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September 8, 2020

The Profitability of Veterinary Teletriage

Holly Sawyer, DVM, Human-Animal Bond Certified, Regional Veterinary Consultant

While after-hours teletriage improves access to care, bonds clients to your veterinary practice, and supports work-life balance, we all know the service must be profitable to make business sense. So let’s look at some nuts-and-bolts numbers, straight from the three-and-a-half years of experience GuardianVets has gained in the field. 

The GuardianVets After-Hours Teletriage Model 

The practice pays a fixed fee per DVM per month for a licensed veterinary technician to interact skillfully and empathetically with your client after hours. ("After hours" is defined as weeknights, weekends, and national holidays). A single-DVM practice pays the base rate. A 5-DVM practice pays five times the base rate, no matter the call volume generated, ensuring predictable cost. 

By The Numbers

With GuardianVets’s current fee structure, a veterinarian would break even on the teletriage investment if the triager converted 2.5 non-emergent after-hours calls into next-day appointments each month. 

In fact, GuardianVets triagers generate an average of 15 daytime appointments/DVM/month. These are not projected, theoretical, or recommended-but-not-acted-upon appointments. They are verified, money-generating visits.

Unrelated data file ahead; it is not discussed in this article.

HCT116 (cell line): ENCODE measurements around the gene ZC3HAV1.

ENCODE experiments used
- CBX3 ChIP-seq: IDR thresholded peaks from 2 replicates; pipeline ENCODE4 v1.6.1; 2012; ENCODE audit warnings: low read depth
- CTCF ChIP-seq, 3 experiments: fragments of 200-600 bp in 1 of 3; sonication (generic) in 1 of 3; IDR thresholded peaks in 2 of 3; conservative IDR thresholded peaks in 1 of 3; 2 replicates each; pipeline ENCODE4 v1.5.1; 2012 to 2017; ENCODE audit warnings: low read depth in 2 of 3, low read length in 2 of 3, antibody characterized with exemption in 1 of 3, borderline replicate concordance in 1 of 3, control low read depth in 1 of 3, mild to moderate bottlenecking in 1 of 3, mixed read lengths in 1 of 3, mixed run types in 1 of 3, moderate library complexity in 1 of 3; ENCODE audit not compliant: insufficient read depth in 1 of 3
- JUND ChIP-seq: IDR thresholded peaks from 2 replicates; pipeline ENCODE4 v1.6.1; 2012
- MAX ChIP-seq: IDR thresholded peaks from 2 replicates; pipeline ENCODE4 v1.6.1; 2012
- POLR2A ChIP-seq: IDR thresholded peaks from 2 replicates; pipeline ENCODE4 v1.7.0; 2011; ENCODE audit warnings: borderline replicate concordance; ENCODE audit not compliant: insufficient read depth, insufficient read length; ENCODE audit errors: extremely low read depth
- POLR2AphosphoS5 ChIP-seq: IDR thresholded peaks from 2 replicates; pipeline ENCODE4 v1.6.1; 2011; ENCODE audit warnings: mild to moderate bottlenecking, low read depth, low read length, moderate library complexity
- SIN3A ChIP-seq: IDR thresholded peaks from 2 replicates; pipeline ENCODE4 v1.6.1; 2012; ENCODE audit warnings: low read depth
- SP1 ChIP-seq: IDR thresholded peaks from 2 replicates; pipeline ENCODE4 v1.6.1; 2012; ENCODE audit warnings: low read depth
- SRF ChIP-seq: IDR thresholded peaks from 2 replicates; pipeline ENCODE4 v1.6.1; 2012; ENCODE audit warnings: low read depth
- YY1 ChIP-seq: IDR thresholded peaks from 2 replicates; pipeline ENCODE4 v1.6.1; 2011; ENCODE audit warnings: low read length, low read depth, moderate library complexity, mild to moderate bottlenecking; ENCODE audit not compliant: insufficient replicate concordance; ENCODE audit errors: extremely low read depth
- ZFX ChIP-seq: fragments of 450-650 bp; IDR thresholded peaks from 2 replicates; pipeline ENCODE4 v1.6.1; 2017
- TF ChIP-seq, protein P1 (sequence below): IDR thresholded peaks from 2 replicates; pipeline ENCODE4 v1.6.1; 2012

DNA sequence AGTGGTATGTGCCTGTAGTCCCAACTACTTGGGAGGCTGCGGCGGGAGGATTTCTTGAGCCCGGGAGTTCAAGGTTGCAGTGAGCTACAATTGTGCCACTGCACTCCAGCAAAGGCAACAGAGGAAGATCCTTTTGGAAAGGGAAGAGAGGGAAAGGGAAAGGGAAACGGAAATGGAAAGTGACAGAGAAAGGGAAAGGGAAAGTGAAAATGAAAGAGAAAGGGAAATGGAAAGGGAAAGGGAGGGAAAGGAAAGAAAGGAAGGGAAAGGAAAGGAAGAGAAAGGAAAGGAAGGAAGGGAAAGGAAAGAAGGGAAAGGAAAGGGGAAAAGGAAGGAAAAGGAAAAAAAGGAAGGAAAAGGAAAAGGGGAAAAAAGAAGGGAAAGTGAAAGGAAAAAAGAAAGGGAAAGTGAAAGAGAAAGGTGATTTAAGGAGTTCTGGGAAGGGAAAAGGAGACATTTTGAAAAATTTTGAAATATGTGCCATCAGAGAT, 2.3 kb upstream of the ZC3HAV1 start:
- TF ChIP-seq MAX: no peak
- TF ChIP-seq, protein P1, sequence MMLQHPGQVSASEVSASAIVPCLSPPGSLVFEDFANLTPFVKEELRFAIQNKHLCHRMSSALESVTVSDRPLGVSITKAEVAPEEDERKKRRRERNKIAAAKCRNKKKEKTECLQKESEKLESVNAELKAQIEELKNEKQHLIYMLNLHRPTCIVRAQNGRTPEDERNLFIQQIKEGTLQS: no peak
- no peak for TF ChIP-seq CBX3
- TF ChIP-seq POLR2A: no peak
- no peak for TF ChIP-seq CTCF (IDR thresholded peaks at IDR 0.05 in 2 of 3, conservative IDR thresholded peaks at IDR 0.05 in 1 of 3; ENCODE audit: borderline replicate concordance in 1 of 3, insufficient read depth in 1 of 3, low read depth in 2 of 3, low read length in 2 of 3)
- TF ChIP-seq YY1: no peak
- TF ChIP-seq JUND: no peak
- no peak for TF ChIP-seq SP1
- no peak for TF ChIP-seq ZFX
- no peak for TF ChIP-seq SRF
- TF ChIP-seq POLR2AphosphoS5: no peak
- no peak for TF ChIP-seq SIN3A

Thus, the practice realizes immediate profit within the first month of service. 

If you’re more comfortable seeing concrete dollar signs, think of it this way: 

15 new appointments at an average client transaction of $200 = $6000/month of business from the triage service, the vast majority of which is profit. 

These numbers work across the board for small and large, rural and urban, on-call and referral-only practices. 

Keep in mind, GuardianVets offers additional flavors of service, including the chocolate-mocha-almond-fudge version of daytime overflow phone support, staff meeting phone coverage, and even a new call-back feature to touch base with post-operative and post-inpatient pets the night they are discharged. 

Fine-Tuning the Numbers

You’ll note that the profit argument above is based on next-day appointment generation, not total patient visit income from triage recommendations. This is done to even the playing field for practices who refer their after-hours patients directly to local emergency clinics. Clearly, on-call DVMs will earn additional income each time they provide after-hours care for emergent conditions. This, of course, would happen without the triage service. The beauty of GuardianVets teletriaging is the simple fact that the on-call doc will get a phone call for a bird’s broken blood feather, but can sleep through a dog’s avulsed toenail.

"But wait," you say. "Wouldn’t we get those appointments anyway from our generic answering service or incoming voice mail messages?" Why pay extra for a triage-specific service?

I delve into that topic in more detail in A Teletriage Case Study: the Good, the Bad, and the Ugly.

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